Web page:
Conservation News: Going Up in Smoke: Why You Should Care About Indonesia’s Fires

Photo of Tripa rainforest fire in 2012 courtesy of the Sumatran Orangutan Conservation Program (SOCP).
Photo of Tripa rainforest fire in 2012 courtesy of the Sumatran Orangutan Conservation Program (SOCP).

article by David Fogarty at HuffPost Green

Sumatra’s forests are on fire again, less than a year after blazes burned large areas and covered Singapore and parts of Malaysia in thick smoke.

While the fires in Indonesia might seem far away for many people, they are everyone’s problem. Many of the blazes are on deep peat lands, producing huge plumes of smoke and large amounts of carbon dioxide and other greenhouse gases that are stoking climate change. This year’s fires are just as intense and threaten a far worse fire emergency because of unusually dry weather that is set to continue for some months. Worse still, there are increasing signs of an El Nino weather pattern for later this year.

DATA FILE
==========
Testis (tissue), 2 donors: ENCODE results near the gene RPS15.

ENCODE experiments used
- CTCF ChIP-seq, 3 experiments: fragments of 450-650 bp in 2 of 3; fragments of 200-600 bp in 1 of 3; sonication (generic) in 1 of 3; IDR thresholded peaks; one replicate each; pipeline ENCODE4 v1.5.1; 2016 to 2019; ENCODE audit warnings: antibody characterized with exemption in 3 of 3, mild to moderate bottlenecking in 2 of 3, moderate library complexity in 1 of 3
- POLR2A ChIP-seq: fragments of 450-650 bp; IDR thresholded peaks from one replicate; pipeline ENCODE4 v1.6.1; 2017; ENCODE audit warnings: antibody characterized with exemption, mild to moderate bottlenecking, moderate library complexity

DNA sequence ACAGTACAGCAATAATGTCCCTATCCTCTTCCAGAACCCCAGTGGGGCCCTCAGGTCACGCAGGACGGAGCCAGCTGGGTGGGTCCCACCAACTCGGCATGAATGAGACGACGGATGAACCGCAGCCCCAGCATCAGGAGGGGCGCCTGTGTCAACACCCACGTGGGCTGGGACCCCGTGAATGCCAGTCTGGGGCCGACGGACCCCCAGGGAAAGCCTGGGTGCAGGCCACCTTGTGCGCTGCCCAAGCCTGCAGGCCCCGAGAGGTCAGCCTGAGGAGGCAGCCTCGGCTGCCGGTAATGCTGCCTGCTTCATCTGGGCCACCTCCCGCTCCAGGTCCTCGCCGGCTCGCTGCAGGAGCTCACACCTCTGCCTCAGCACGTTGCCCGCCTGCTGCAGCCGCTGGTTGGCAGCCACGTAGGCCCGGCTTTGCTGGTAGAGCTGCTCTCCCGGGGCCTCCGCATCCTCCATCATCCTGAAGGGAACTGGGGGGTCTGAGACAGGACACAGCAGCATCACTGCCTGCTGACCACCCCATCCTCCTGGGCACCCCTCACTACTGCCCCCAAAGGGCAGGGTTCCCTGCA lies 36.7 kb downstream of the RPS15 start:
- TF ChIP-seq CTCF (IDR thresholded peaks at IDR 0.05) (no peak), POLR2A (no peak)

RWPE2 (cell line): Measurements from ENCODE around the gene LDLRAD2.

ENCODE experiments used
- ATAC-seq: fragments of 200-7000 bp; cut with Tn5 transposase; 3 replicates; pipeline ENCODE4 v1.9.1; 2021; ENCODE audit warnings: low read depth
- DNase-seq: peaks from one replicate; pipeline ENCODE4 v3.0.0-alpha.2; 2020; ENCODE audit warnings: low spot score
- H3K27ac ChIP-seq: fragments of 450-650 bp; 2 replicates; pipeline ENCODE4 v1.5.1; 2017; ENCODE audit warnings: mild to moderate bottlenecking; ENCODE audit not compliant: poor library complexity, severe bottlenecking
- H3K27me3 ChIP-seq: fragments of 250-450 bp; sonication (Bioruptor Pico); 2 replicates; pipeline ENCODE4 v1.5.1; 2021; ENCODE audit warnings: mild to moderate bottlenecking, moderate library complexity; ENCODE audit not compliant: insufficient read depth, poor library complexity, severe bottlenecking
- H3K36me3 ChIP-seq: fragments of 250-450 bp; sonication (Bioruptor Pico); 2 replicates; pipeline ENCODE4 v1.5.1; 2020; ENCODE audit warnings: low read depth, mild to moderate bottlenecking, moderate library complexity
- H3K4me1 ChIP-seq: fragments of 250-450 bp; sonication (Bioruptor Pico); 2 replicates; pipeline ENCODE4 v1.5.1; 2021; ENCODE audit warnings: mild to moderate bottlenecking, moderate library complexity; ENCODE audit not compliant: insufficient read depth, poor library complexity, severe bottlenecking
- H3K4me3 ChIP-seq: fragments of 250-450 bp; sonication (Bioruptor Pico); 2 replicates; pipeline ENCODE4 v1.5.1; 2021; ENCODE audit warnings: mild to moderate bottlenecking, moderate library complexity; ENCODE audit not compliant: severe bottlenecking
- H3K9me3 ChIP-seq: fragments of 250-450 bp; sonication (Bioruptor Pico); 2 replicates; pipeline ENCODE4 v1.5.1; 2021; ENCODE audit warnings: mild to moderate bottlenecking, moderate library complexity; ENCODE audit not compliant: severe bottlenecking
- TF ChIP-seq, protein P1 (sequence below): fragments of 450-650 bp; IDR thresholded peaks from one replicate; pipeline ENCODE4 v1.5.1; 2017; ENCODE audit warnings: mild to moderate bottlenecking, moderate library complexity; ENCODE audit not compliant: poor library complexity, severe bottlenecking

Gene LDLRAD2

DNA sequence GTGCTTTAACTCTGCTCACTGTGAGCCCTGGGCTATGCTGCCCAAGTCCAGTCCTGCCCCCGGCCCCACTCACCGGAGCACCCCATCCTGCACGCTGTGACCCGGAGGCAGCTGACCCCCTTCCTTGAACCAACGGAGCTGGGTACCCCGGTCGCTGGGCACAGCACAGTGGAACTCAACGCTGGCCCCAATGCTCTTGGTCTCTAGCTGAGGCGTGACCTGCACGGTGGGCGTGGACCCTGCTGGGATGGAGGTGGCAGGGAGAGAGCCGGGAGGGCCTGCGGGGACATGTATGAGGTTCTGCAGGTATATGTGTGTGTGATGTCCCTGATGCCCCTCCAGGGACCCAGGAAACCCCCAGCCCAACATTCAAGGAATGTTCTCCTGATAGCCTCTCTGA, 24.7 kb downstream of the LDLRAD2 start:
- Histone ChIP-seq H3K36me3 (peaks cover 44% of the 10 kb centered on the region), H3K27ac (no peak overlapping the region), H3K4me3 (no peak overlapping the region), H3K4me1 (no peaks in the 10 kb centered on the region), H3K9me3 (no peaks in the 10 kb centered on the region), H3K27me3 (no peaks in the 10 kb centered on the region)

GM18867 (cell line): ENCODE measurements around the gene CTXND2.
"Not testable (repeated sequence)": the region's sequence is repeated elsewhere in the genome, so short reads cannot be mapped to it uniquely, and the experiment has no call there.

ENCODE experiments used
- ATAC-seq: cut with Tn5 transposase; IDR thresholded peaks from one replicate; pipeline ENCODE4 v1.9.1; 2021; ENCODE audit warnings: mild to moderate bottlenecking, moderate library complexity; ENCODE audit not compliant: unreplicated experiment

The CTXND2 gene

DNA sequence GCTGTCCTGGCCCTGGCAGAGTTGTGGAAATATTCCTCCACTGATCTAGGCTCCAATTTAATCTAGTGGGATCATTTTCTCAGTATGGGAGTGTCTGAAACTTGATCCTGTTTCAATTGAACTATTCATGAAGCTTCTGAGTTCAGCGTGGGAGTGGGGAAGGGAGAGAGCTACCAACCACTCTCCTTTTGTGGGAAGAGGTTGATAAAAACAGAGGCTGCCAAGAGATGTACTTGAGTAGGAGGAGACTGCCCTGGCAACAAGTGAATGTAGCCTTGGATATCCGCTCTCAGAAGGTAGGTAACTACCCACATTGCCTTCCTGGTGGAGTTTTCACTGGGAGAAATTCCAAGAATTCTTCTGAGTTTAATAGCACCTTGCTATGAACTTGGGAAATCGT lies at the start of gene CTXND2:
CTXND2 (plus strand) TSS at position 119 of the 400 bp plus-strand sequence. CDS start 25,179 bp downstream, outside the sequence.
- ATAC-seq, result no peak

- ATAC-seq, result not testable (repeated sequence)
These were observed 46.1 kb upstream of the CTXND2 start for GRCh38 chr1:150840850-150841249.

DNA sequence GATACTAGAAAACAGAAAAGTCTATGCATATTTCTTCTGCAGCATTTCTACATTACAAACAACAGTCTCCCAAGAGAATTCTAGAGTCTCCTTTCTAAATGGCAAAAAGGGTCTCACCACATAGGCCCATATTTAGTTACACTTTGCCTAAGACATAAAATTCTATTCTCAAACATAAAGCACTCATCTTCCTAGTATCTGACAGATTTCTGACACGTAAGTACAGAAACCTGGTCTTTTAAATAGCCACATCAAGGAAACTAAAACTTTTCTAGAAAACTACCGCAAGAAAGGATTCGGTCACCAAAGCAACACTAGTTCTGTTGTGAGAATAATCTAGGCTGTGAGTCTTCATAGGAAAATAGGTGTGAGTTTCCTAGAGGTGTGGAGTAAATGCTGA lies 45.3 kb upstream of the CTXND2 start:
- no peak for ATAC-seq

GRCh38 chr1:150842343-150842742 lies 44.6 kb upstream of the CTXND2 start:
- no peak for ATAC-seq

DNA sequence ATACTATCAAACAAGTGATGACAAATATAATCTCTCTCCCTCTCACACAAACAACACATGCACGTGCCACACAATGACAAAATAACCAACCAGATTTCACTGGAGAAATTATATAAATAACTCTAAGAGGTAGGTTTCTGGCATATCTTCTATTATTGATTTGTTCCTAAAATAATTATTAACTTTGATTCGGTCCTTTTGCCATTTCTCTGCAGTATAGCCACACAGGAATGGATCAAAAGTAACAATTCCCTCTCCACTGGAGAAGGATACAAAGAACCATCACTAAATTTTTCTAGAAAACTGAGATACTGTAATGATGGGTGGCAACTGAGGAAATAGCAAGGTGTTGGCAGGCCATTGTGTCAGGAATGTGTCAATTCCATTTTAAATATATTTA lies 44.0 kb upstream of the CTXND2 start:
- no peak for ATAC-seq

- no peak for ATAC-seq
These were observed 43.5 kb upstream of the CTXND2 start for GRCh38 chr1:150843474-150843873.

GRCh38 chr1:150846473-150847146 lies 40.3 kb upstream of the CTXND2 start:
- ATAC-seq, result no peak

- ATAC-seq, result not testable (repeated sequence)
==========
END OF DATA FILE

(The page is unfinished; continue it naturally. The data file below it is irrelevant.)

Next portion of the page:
El Nino events usually bring drier weather to Indonesia and a spike in forest fires, with the intense 1997-98 El Nino triggering some of the worst fires in living memory in Indonesia.

This excerpt from a news article appeared in and is courtesy of HuffPost Green and can be read in its entirety here.

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